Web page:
Internal Revenue Bulletin:  2013-22 

May 28, 2013 

Rev. Proc. 2013-26


SECTION 1. PURPOSE

This revenue procedure allows a taxpayer to use a safe harbor method of accounting for original issue discount (“OID”) on a pool of credit card receivables for purposes of § 1272(a)(6) of the Internal Revenue Code (“Code”)—the “proportional method.” The proportional method generally allocates to an accrual period an amount of unaccrued OID that is proportional to the amount of the stated redemption price at maturity (“principal”) of the pool that is paid by cardholders during the period. The proportional method described in this revenue procedure generally produces the same results as the method described in § 1272(a)(6). The revenue procedure also describes the exclusive procedures by which a taxpayer may obtain the Commissioner’s consent to change to the proportional method.

Notice 2011-99, 2011-50 I.R.B. 847 (Dec. 12, 2011), contained a proposed revenue procedure that described the proportional method of accounting. Notice 2011-99 invited public comments regarding the proposed revenue procedure. The Department of the Treasury and the Internal Revenue Service (“IRS”) considered all comments received, and modified the proposed revenue procedure in response to the comments. The significant changes in this revenue procedure from the proposed revenue procedure are as follows:

(1) The revenue procedure applies to any taxpayer that holds a pool of credit card receivables and is not limited to credit card issuers;

(2) A taxpayer may use the proportional method for amounts treated by the revenue procedure as OID (for example, amounts that otherwise are market discount);

(3) When individual accounts are transferred out of a pool or written off, a taxpayer may attribute to those accounts a portion of a pool’s unaccrued OID that is proportional to their outstanding balances; and

(4) A taxpayer may adopt the proportional method, or change to the proportional method under the automatic consent procedures, for a taxable year that ends on or after December 31, 2012.

SECTION 2. BACKGROUND

.01 A debt instrument is issued with OID if the instrument’s issue price is less than its stated redemption price at maturity (“SRPM”). Section 1273(a)(1). Under § 1.1273-1(b) of the Income Tax Regulations, the SRPM of a debt instrument is the sum of all payments provided by the debt instrument other than payments of qualified stated interest. In general, qualified stated interest is stated interest that is unconditionally payable in cash, or that is constructively received under § 451, at least annually at a single fixed rate. Section 1.1273-1(c).

.02 Accruals of OID generally are taken into account over the term of a debt instrument using the constant yield method. See § 1272(a)(3) and § 1.1272-1. The Code provides special rules, however, for certain debt instruments for which the principal is subject to acceleration. See § 1272(a)(6). Under § 1272(a)(6), OID accruals are determined based on a prepayment assumption and a formula involving the present value of all remaining payments under the debt instrument as of the close of the accrual period, payments during the accrual period of amounts included in the SRPM of the debt instrument, and the adjusted issue price of the debt instrument at the beginning of the accrual period (“statutory method”).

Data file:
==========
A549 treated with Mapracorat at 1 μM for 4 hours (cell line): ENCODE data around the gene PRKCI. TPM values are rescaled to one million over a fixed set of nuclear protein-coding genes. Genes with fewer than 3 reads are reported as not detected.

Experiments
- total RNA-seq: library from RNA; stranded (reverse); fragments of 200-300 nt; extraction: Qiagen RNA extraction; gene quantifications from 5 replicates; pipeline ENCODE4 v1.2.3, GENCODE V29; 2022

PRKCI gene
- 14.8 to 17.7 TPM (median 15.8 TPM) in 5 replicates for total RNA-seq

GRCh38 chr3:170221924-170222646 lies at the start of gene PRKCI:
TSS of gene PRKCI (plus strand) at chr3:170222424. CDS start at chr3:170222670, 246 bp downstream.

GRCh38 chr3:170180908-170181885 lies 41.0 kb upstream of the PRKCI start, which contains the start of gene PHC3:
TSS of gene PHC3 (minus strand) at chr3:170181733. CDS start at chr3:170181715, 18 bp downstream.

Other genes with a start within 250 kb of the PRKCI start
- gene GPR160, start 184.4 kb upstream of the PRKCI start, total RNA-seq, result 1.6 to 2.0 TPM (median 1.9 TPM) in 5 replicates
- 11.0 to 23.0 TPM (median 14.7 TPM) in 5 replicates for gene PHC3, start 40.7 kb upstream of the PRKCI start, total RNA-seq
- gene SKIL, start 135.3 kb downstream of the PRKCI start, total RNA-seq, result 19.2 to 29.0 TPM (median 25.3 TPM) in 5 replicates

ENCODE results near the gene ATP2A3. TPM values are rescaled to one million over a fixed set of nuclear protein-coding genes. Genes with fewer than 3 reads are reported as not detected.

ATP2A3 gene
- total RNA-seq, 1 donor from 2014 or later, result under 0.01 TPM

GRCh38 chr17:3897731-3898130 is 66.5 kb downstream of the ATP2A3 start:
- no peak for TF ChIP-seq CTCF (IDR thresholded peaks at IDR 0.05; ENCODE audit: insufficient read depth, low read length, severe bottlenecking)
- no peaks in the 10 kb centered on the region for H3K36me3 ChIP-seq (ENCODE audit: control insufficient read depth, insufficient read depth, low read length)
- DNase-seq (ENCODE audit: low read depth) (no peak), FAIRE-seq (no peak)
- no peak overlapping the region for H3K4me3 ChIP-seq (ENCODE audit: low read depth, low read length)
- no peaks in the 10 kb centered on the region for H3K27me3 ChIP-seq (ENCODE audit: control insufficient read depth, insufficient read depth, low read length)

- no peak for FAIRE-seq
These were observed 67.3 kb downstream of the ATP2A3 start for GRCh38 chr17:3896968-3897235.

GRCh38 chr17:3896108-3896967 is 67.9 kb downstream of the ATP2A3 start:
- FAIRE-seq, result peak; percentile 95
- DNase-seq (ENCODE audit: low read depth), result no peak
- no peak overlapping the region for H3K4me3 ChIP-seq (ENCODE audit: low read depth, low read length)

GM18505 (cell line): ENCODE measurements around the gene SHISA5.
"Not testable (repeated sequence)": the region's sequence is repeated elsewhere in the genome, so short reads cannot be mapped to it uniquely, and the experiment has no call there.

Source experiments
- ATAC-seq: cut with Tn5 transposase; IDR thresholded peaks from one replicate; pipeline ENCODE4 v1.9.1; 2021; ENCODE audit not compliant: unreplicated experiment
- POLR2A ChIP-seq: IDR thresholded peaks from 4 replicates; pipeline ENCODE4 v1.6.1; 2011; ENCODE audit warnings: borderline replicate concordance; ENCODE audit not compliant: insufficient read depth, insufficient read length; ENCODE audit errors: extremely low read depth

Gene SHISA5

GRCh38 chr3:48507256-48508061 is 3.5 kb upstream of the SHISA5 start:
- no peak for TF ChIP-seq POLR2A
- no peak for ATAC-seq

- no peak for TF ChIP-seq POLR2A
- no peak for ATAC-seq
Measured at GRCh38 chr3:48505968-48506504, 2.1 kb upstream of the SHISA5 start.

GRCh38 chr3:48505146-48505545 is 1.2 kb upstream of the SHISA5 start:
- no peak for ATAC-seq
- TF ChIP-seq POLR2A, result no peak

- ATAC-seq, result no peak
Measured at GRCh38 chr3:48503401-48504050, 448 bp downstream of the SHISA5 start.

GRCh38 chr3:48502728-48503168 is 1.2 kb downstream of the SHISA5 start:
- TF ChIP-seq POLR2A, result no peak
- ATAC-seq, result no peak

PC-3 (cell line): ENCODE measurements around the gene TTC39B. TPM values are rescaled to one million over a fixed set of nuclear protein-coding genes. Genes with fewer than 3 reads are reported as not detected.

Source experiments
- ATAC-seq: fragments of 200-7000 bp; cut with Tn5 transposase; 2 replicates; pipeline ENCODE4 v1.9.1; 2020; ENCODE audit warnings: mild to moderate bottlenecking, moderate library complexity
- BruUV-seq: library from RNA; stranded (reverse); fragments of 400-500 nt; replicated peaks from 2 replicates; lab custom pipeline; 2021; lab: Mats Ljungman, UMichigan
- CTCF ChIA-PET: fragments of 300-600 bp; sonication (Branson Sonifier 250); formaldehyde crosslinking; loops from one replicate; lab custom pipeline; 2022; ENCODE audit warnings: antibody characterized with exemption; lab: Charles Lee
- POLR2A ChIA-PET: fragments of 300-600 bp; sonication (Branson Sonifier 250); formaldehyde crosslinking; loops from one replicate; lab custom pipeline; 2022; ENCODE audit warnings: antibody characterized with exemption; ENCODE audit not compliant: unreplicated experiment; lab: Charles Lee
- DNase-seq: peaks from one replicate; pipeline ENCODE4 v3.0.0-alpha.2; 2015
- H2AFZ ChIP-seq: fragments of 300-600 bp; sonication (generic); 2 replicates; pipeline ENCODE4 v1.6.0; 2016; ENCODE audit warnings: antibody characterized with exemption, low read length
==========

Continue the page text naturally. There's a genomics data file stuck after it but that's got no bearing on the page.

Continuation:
.03 The Taxpayer Relief Act of 1997 extended the rules of § 1272(a)(6) to OID on any pool of debt instruments the yield on which may be affected by reason of prepayments, including a pool of credit card receivables. See Pub. L. 105-34, § 1004(a), 1997-4 C.B. 1, 125. However, unlike the debt instruments previously subject to § 1272(a)(6), the balance of a pool of credit card receivables can be increased as well as decreased from one accrual period to the next, which adds complexity in applying the rules of § 1272(a)(6).

.04 The IRS has challenged the methods of accounting for OID on pools of credit card receivables adopted by some taxpayers as not clearly reflecting income. See, for example, Capital One Financial Corp. v. Commissioner, 133 T.C. 136 (2009) (holding, in relevant part, that the model used by the taxpayer for computing OID accruals under § 1272(a)(6) was a reasonable method after some modifications by the court).

.05 The proportional method of accounting described in this revenue procedure is intended to reduce administrative burdens and controversy for taxpayers and the IRS in computing OID accruals on a pool of credit card receivables under § 1272(a)(6). The proportional method is a simplified method of calculation that generally produces the same results as the statutory method.

.06 Certain credit card fees are treated as creating or increasing the amount of OID on the pool of credit card receivables to which the fees relate. See, for example, Rev. Proc. 2004-33, 2004-1 C.B. 989 (Commissioner will allow a taxpayer to treat late fees as OID). Other fees, however, do not create or increase the amount of OID on the pool of credit card receivables to which the fees relate. See, for example, Rev. Rul. 2004-52, 2004-1 C.B. 973 (credit card annual fees do not result in OID).

SECTION 3. SCOPE

This revenue procedure applies to a taxpayer if—

.01 The taxpayer holds receivables arising from credit cards that allow cardholders to access a revolving line of credit to purchase goods and services, or to obtain cash advances;

.02 For federal income tax purposes, the credit card purchase transactions of the cardholders do not create debt that is given in consideration for the sale or exchange of property;